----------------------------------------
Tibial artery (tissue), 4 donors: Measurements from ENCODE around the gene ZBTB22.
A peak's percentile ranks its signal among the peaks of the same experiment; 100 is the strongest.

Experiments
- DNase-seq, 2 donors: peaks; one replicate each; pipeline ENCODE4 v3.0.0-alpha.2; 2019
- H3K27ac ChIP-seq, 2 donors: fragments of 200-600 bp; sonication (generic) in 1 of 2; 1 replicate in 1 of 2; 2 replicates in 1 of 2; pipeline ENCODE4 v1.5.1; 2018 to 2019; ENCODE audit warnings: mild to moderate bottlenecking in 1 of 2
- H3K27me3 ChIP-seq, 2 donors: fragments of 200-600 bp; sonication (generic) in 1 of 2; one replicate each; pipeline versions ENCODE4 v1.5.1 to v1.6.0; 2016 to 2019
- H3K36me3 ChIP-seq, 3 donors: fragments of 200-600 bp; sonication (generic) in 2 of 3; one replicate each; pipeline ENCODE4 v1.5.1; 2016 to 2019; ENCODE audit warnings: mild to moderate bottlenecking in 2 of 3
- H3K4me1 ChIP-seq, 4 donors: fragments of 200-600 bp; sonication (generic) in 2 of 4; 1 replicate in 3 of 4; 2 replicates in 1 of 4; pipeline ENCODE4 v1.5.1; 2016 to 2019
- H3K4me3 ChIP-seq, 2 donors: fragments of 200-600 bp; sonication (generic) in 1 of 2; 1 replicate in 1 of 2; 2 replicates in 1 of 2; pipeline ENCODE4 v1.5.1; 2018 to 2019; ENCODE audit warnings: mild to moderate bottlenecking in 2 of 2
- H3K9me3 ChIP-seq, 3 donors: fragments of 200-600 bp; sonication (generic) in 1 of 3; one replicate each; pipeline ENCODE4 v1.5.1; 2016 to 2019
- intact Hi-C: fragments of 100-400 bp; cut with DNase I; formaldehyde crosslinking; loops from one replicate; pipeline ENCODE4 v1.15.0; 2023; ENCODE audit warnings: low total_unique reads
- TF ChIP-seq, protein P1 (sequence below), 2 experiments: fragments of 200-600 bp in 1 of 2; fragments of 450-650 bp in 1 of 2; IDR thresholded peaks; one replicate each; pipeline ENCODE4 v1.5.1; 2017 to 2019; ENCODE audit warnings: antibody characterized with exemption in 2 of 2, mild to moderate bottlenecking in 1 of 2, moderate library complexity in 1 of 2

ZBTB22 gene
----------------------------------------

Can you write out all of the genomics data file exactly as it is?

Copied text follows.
Tibial artery (tissue), 4 donors: Measurements from ENCODE around the gene ZBTB22.
A peak's percentile ranks its signal among the peaks of the same experiment; 100 is the strongest.

Experiments
- DNase-seq, 2 donors: peaks; one replicate each; pipeline ENCODE4 v3.0.0-alpha.2; 2019
- H3K27ac ChIP-seq, 2 donors: fragments of 200-600 bp; sonication (generic) in 1 of 2; 1 replicate in 1 of 2; 2 replicates in 1 of 2; pipeline ENCODE4 v1.5.1; 2018 to 2019; ENCODE audit warnings: mild to moderate bottlenecking in 1 of 2
- H3K27me3 ChIP-seq, 2 donors: fragments of 200-600 bp; sonication (generic) in 1 of 2; one replicate each; pipeline versions ENCODE4 v1.5.1 to v1.6.0; 2016 to 2019
- H3K36me3 ChIP-seq, 3 donors: fragments of 200-600 bp; sonication (generic) in 2 of 3; one replicate each; pipeline ENCODE4 v1.5.1; 2016 to 2019; ENCODE audit warnings: mild to moderate bottlenecking in 2 of 3
- H3K4me1 ChIP-seq, 4 donors: fragments of 200-600 bp; sonication (generic) in 2 of 4; 1 replicate in 3 of 4; 2 replicates in 1 of 4; pipeline ENCODE4 v1.5.1; 2016 to 2019
- H3K4me3 ChIP-seq, 2 donors: fragments of 200-600 bp; sonication (generic) in 1 of 2; 1 replicate in 1 of 2; 2 replicates in 1 of 2; pipeline ENCODE4 v1.5.1; 2018 to 2019; ENCODE audit warnings: mild to moderate bottlenecking in 2 of 2
- H3K9me3 ChIP-seq, 3 donors: fragments of 200-600 bp; sonication (generic) in 1 of 3; one replicate each; pipeline ENCODE4 v1.5.1; 2016 to 2019
- intact Hi-C: fragments of 100-400 bp; cut with DNase I; formaldehyde crosslinking; loops from one replicate; pipeline ENCODE4 v1.15.0; 2023; ENCODE audit warnings: low total_unique reads
- TF ChIP-seq, protein P1 (sequence below), 2 experiments: fragments of 200-600 bp in 1 of 2; fragments of 450-650 bp in 1 of 2; IDR thresholded peaks; one replicate each; pipeline ENCODE4 v1.5.1; 2017 to 2019; ENCODE audit warnings: antibody characterized with exemption in 2 of 2, mild to moderate bottlenecking in 1 of 2, moderate library complexity in 1 of 2

ZBTB22 gene